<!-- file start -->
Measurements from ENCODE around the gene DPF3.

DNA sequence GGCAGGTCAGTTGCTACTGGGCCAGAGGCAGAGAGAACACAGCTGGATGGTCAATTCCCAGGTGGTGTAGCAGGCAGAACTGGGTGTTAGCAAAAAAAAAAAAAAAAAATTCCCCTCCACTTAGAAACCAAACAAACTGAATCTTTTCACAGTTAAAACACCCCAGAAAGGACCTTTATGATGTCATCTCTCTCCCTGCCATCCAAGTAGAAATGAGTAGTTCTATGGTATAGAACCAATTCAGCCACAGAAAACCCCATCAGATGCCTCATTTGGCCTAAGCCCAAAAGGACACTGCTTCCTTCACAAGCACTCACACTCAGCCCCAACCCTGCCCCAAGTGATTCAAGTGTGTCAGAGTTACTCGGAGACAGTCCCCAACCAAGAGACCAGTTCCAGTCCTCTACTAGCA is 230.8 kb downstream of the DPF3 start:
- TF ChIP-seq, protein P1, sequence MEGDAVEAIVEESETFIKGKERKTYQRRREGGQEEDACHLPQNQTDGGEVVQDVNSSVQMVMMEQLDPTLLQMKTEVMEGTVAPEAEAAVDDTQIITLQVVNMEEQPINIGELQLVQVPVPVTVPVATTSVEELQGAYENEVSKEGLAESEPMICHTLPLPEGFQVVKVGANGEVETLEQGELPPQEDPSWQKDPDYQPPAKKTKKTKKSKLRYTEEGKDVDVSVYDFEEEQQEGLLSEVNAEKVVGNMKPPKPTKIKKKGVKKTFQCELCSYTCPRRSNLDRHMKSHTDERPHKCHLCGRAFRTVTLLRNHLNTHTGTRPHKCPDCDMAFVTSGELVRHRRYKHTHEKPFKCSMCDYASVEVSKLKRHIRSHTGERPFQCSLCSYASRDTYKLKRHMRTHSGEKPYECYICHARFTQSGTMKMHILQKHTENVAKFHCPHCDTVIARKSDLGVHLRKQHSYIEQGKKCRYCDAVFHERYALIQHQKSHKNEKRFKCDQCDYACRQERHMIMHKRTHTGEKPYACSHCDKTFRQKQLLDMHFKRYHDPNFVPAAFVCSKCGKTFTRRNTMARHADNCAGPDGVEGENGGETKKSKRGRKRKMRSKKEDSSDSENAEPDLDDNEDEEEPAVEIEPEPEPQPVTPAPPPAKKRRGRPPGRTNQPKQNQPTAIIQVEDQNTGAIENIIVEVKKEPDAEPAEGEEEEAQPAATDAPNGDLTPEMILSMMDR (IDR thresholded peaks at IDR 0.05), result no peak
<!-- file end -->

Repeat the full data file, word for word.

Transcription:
Measurements from ENCODE around the gene DPF3.

DNA sequence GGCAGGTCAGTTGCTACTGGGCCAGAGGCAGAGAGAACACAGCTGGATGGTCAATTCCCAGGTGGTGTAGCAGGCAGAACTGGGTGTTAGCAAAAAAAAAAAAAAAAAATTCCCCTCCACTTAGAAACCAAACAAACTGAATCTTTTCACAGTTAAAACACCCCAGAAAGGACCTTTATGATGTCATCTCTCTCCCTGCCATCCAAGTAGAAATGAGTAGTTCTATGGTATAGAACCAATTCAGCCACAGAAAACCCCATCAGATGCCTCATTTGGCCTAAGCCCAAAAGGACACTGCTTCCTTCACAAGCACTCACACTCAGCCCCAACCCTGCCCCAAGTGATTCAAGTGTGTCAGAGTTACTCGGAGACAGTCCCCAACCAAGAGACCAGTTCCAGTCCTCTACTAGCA is 230.8 kb downstream of the DPF3 start:
- TF ChIP-seq, protein P1, sequence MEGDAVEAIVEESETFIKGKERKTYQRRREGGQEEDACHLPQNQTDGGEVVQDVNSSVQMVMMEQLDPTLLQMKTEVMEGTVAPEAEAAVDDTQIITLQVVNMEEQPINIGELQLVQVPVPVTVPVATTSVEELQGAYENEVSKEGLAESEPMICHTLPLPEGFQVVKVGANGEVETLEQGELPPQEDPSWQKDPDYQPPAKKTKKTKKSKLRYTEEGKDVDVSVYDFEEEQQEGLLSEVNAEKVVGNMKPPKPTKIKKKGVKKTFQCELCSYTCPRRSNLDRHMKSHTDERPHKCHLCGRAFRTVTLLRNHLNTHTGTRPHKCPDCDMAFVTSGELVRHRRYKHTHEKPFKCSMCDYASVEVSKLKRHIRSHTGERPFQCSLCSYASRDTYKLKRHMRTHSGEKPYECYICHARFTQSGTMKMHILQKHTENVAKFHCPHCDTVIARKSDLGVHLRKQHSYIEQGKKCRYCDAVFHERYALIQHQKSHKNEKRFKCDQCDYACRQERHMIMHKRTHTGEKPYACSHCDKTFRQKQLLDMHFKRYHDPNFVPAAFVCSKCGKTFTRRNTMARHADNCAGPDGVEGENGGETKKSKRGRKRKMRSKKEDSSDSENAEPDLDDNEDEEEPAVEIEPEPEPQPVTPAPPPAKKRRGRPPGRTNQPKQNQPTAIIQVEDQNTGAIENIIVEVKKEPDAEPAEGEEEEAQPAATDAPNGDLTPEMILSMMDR (IDR thresholded peaks at IDR 0.05), result no peak